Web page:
The case comes as 6 pieces that snap together, made of crystal-clear acrylic. This ingenious design has no screws or standoffs and there are cute little feet cut into the sides so that it stands up above your desk. There are engraved labels on all the connector slots. You can use all of the connectors on the edges of the Pi: HDMI, Audio, Video, SD slot, micro USB power, Ethernet and the two USB ports. We also added a slot so that you can connect a 26-pin IDC cable to the GPIO breakout pins on the Pi and pass it though the case. For more advanced hacking, the enclosure is designed so that you can remove the top piece and plug any sort of cables you wish into the breakouts in the middle. The case is airy enough that no additional vents or cooling is required – we tested the enclosed Pi over a 24 hour period at full load with no significant increase in temperature.
This product comes with the 6 acrylic pieces. Raspberry Pi computer is not included. No other cables or connectors or accessories are included.
What is the Raspberry Pi® ? A low-cost ARM GNU/Linux box.
The Raspberry Pi® is a single-board computer developed in the UK by the Raspberry Pi Foundation with the intention of stimulating the teaching of basic computer science in schools. The design is based on a Broadcom BCM2835 system on a chip (SoC), which includes an ARM1176JZF-S 700 MHz processor, VideoCore IV GPU, and 256 megabytes of RAM. The design does not include a built-in hard disk or solid-state drive, instead relying on an SD card for booting and long-term storage. The Foundation plans to support Fedora Linux as the initial system software package/distribution, with support for Debian and Arch Linux as well – Wikipedia.
Join us for our weekly live video & chatroom– bookmark this page or visit our USTREAM page. You can ask anything about electronics, kits at Adafruit or just stop in to meet other makers who are building cool things! At the end of the chat we give away a kit from Adafruit to the winner of our trivia question! If you would like to connect to our chat via IRC (old schoolers), we are #adafruit-industries6796 on IRC server chat1.ustream.tv. 30 minutes before the show, check out Ladyada’s Google+ page for the weekly show and tell!
Last Christmas I built a Quiz Buzzer System for my mother. She is a big fan of television quizzes and love to organize some with her friends and family. The particularity of this project is that you can choose your team buzzer sound from a list of more than 30 digital sounds.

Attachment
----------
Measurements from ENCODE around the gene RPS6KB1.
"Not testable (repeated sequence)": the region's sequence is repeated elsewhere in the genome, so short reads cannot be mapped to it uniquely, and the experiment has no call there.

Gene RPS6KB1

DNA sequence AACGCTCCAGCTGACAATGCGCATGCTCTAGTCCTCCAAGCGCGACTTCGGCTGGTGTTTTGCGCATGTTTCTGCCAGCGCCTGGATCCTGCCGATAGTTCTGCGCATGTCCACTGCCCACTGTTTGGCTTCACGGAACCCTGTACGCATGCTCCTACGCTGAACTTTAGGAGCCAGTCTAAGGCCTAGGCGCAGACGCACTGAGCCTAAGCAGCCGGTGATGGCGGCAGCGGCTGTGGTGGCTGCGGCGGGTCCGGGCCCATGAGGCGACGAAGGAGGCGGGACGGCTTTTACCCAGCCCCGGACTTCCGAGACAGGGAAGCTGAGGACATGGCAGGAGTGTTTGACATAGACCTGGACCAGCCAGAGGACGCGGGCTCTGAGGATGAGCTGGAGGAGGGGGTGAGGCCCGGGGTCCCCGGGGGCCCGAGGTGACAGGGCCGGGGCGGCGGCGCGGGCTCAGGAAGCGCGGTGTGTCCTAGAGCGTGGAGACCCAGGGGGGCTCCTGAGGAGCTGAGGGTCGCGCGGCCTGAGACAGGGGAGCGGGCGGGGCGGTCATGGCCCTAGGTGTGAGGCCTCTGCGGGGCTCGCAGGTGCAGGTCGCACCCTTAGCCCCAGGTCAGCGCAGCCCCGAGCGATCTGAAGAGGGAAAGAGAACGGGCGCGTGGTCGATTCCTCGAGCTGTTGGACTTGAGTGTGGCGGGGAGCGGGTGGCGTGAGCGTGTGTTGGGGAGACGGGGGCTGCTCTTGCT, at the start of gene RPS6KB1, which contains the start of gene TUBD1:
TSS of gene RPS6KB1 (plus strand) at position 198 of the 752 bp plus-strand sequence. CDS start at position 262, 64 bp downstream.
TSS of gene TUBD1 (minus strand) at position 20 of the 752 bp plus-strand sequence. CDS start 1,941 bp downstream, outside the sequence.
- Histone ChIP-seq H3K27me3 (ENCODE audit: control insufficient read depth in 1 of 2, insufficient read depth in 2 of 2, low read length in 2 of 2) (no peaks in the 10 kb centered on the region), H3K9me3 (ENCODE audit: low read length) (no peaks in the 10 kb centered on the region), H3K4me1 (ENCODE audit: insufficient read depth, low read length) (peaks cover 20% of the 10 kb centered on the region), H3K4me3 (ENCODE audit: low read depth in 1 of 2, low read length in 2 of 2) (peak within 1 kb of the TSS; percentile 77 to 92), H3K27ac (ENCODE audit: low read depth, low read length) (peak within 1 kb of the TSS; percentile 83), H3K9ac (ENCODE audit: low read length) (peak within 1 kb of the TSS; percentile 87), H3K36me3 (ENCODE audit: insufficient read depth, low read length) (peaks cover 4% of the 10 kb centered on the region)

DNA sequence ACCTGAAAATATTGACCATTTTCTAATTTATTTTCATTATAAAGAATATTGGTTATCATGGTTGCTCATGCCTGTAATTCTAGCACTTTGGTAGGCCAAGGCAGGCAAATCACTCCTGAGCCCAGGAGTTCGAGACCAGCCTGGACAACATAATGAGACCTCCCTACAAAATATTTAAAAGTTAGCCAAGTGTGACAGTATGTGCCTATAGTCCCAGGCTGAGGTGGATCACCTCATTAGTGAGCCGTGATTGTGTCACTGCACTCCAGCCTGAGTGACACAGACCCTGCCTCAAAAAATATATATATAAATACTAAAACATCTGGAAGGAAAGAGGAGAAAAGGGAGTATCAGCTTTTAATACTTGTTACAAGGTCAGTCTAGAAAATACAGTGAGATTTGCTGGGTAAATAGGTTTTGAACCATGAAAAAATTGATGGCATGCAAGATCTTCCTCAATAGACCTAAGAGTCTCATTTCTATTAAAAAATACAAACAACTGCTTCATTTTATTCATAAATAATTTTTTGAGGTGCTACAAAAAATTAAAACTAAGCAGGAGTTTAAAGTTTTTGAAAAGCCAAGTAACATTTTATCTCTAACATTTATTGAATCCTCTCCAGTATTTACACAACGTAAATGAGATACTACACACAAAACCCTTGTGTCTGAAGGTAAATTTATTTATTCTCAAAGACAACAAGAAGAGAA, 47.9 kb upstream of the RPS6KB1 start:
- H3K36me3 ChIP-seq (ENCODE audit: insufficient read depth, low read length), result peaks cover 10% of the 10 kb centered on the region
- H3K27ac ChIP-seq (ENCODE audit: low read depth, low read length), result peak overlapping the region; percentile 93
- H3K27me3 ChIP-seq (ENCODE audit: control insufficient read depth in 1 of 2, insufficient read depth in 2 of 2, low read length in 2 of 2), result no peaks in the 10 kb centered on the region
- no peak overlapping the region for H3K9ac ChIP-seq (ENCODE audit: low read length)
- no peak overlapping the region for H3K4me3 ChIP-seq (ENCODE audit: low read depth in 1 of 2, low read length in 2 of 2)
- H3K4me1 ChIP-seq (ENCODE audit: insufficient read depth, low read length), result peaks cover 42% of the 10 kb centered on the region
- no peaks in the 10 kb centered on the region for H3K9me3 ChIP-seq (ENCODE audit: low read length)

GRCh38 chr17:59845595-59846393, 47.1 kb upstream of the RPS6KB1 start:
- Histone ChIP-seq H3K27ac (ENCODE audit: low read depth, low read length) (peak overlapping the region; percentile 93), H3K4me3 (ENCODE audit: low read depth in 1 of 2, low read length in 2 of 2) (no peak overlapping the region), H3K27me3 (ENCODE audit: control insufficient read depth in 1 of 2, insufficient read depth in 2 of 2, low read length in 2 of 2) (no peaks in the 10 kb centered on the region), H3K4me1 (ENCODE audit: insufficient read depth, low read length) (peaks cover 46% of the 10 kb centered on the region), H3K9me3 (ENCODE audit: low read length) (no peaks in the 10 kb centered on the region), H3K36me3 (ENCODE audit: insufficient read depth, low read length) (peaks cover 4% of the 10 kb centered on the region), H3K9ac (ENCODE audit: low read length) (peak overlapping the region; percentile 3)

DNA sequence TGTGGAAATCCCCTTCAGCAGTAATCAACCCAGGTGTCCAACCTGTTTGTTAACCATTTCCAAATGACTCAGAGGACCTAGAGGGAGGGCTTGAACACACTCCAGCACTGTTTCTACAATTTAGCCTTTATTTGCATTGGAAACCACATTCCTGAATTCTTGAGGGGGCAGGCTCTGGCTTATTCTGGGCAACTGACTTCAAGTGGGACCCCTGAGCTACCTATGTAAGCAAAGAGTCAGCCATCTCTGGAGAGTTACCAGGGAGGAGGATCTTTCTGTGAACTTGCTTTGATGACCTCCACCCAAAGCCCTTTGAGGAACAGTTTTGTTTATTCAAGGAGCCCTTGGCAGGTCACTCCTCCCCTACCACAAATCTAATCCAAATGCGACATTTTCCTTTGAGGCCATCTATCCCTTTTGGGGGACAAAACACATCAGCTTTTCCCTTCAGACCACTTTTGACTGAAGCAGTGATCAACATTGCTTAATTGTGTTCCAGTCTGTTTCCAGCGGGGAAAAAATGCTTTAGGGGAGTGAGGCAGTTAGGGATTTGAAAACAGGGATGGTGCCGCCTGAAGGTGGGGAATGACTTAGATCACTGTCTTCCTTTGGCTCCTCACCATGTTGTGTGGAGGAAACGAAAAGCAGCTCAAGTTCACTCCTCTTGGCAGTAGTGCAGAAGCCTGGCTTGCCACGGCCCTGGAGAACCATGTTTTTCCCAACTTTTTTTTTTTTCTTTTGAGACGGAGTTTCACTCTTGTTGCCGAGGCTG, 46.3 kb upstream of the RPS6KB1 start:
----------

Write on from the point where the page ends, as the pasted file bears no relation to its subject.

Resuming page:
The system is composed of a main console, 8 buttons, a power supply and a set of telephone cables. The core of the console, built in a plastic project box, is made of an Arduino Duemilanueve micro-controller coupled with an Adafruit wave shield. The 8 buttons are made out of small project boxes and arcade buttons, again from Adafruit. The buttons are connected to the main console using telephone jack and cables.
Really well packaged and put together system. I really like how each team gets to choose their buzzer sound before the game. Uses our Arduino Wave Shield and Arcade buttons!
Adding quality audio to an electronic project is surprisingly difficult. Here is a shield for Arduinos that solves this problem. It can play up to 22KHz, 12bit uncompressed audio files of any length. It’s low cost, available as an easy-to-make kit. It has an onboard DAC, filter and op-amp for high quality output. Audio files are read off of an SD/MMC card, which are available at nearly any store. Volume can be controlled with the onboard thumbwheel potentiometer.
POSITION OVERVIEW: The Systems Administrator is responsible for overseeing the planning, coordinating, integrating, and monitoring all technical aspects for the graduate Products of Design department and contributing to the digital making aspects of the new Visible Futures Lab.
RESPONSIBILITIES: • Provide full technical support to the department and chair’s office. Daily activities include, but are not limited to: email, computer, printing, network, and server support for students, faculty, and staff; troubleshoot technical issues in the classrooms and studio; and assist in special events. • Support all A/V needs including videotaping, documentation, and publishing of lectures and special events. • Support department and course-specific website updates and troubleshooting • Support graduate students, faculty, and staff; serve as primary technical liaison for the department for all parties both internal and external. • Responsible for installing, setting up, maintaining, and servicing servers and client stations. • Responsible for installing and configuring software on client stations prior to each semester’s start and maintaining updates as needed. • Perform routine system backups; install and maintain Mac applications; diagnose and resolve hardware and software issues. • Provide support on annual projects including: orientation, public lectures, in-class guest lectures, year-end events, graduation, student conferences, and other departmental projects as required. • Participate with chair in determining department strategy for developing new digital communications and maintaining existing communications; work with chair and/or department interns, as appropriate, to execute those strategies. • Work closely with chair in estimating budget for new hardware/software purchases. • Review industry trends and faculty news to maintain foresight to keep staff and department as current, providing updates in weekly meetings.